‘I THINK THAT EVERYONE, BUT ESPECIALLY TEACHERS, HAVE TO KEEP UP WITH THE LATEST DEVELOPMENTs AND MAINTAIN AN ACTIVE AND CAN-DO ATTITUDE. IT’S IMPORTANT TO BE PROACTIVE ABOUT YOUR OWN LEARNING.’

Are you happy?

Right now, I think I’m the luckiest teacher in the world. I’m as happy as if I’d won the lottery. I have a wonderful family and I’m working in something I’m passionate about.

Have you achieved your dreams now or are you going to give us another surprise? 

(Laughs) I’ve achieved my dream. I’ve done it, but I’m not going to lie, I do like studying and learning.

When I finished my degree in Primary Education, I enrolled on a postgraduate course in emotional intelligence, I got an advanced certificate in English and I’m now officially qualified to teach in English, all in order to complete my education.

You clearly believe in lifelong learning.

Yes. I think everyone, but especially teachers, have to keep up with the latest developments and maintain an active and can-do attitude.

We live in a globalized world, in which new technologies enable us to access all kinds of information, and we have to take advantage of that in order to improve both personally and professionally.

We have to develop every day in all areas and, to do that, it’s important to be proactive about our learning.

‘I THINK ceu PROVIDES ITS STUDENTS WITH AN EXCELLENT EDUCATION AND THE OPPORTUNITY TO UNDERTAKE PLACEMENTS AT CUTTING-EDGE, LEADING SCHOOLS. iT REALLY DOES PREPARE YOU WELL FOR YOUR CAREER.’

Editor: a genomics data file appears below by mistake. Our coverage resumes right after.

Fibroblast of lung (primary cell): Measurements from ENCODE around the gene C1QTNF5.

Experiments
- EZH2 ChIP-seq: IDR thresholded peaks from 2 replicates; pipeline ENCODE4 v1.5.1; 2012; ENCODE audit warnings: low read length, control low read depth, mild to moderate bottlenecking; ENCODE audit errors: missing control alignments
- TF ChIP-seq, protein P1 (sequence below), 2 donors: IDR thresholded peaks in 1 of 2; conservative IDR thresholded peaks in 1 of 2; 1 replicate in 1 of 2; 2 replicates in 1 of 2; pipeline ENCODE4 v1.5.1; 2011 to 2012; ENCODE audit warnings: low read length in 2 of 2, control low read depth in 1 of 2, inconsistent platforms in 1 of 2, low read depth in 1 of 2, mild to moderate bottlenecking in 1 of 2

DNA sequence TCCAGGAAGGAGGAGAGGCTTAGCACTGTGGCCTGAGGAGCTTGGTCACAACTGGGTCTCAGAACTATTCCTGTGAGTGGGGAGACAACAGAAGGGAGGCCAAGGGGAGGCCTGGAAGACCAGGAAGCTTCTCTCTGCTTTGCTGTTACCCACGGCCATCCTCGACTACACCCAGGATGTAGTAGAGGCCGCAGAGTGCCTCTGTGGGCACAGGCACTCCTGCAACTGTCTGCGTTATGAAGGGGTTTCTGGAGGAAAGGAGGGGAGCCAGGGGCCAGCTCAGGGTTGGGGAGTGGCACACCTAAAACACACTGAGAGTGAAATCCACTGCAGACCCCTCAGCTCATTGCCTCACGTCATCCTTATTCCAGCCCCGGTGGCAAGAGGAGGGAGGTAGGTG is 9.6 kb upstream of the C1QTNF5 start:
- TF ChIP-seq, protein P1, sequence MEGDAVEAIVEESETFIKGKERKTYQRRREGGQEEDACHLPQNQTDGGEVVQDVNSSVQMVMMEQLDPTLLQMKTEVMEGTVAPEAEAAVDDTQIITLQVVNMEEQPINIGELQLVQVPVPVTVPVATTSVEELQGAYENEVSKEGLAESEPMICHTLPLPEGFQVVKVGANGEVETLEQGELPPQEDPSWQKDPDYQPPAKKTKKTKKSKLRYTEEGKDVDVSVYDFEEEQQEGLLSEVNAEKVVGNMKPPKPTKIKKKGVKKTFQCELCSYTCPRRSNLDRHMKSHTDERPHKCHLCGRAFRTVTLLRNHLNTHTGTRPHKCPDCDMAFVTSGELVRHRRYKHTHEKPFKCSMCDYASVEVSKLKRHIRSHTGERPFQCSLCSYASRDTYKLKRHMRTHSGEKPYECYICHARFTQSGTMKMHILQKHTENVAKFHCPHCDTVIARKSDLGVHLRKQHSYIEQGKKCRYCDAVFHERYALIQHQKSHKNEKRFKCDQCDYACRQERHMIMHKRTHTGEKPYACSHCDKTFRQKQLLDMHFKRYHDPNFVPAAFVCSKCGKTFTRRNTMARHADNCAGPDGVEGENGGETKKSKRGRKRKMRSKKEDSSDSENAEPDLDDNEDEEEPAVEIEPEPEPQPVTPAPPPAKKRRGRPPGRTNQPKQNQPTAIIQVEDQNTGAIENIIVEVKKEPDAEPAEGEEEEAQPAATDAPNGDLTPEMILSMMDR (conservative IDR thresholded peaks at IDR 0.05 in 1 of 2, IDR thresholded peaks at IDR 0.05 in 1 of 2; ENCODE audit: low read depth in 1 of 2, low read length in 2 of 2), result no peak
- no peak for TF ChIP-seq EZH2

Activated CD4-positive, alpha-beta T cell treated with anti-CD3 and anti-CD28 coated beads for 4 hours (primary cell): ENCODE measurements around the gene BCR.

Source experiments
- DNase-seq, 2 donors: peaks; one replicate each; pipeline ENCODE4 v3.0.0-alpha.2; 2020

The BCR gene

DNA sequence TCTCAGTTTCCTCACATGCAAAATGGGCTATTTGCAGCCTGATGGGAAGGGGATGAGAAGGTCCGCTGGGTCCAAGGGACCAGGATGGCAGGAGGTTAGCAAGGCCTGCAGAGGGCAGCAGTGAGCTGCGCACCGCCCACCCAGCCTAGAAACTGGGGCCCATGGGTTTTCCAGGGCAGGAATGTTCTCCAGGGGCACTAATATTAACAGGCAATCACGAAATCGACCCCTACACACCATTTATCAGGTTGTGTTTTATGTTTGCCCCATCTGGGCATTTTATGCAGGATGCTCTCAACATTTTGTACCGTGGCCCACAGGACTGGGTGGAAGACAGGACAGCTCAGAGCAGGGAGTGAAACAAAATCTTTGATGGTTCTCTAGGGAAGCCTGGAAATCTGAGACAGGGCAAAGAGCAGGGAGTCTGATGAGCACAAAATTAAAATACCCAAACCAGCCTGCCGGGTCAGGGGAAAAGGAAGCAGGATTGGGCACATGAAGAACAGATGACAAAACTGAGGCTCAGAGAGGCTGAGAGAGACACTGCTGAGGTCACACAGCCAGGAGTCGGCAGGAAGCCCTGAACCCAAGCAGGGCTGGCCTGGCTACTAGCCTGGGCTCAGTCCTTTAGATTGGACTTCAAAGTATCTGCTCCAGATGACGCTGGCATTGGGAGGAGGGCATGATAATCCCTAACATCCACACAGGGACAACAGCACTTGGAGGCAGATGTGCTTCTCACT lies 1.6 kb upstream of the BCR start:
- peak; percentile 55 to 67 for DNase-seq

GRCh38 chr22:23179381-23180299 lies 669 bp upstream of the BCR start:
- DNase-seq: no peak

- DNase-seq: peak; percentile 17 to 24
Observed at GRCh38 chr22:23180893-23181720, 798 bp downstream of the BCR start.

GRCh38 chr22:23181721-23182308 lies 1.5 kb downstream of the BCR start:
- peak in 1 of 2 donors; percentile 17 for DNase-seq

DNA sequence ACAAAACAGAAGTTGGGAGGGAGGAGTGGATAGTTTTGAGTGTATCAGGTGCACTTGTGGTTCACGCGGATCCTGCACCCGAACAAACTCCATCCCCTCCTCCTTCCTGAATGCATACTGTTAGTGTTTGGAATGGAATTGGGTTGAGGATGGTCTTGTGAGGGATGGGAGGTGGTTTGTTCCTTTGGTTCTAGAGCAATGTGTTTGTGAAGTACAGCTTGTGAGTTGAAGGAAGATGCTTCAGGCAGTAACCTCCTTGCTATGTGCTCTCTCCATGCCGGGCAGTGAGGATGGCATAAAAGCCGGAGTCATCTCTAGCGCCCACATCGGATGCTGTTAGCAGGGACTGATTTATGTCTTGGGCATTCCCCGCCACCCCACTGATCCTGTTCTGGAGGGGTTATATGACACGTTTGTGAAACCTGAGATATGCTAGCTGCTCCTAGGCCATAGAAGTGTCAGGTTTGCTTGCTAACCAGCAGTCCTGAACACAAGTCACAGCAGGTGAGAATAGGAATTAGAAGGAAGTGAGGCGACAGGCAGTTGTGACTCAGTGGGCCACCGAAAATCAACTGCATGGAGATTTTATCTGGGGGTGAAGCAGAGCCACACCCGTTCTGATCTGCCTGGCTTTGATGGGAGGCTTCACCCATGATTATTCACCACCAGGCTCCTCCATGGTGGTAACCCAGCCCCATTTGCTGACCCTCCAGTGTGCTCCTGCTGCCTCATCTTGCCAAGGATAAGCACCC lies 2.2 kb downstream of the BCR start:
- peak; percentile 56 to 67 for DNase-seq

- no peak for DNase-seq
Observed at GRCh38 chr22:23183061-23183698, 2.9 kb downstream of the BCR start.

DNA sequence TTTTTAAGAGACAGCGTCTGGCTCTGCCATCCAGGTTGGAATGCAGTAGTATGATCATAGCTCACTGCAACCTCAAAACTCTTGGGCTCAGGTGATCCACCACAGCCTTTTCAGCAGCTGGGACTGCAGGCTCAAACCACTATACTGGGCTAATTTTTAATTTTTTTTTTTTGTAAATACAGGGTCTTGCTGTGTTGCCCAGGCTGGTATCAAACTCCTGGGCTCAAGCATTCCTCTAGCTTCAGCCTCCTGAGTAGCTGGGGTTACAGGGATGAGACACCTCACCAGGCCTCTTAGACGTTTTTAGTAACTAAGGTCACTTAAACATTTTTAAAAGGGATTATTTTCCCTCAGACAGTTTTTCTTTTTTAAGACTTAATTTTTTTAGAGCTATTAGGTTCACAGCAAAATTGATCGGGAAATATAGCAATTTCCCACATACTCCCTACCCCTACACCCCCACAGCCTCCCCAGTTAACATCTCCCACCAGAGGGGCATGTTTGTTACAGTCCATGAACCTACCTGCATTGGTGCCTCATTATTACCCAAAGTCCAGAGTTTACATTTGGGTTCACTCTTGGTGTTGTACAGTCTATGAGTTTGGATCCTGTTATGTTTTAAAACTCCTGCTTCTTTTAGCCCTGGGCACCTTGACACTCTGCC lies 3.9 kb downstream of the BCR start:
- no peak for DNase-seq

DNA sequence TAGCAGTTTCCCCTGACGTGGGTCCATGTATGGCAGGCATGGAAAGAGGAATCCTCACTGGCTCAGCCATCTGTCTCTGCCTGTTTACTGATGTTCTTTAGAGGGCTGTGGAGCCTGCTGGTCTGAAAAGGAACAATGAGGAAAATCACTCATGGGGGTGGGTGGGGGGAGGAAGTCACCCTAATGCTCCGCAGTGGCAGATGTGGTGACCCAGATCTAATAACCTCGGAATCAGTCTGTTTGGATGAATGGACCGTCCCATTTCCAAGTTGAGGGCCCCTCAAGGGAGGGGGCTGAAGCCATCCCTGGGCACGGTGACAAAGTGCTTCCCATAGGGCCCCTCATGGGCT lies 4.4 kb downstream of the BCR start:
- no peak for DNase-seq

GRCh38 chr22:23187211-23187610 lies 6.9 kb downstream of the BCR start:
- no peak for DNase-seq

What is about education that has led you to reinvent yourself? 

I don’t think that’s what I’ve done. I simply think I’ve now found the place I wanted to be in.

I’m happy at work and that happiness leads to great satisfaction, in my personal life and in my career.

One day, before I started training to be a teacher, I was having coffee with my parents in a café and I read a phrase on the back of a sachet of sugar, attributed to Confucius: “Choose a job you like and you’ll never have to work a single day in your life.” That’s how I feel.

‘OUR AIM AS TEACHERS SHOULD BE TO EDUCATE CHILDREN TO BE CREATIVE, ENTREPRENEURIAL, CRITICAL, AND AUTONOMOUS, TO GIVE THEM SOCIAL SKILLS AND TO SPEAK OTHER LANGUAGES.”

What, for you, are the challenges facing education? 

I think we need to be able to involve children in the process of their own learning, so that they can achieve the best results possible.

Our aim as teachers should be to educate children to be creative, entrepreneurial, critical, autonomous, comfortable with information and communication technologies, to give them social skills and to speak other languages.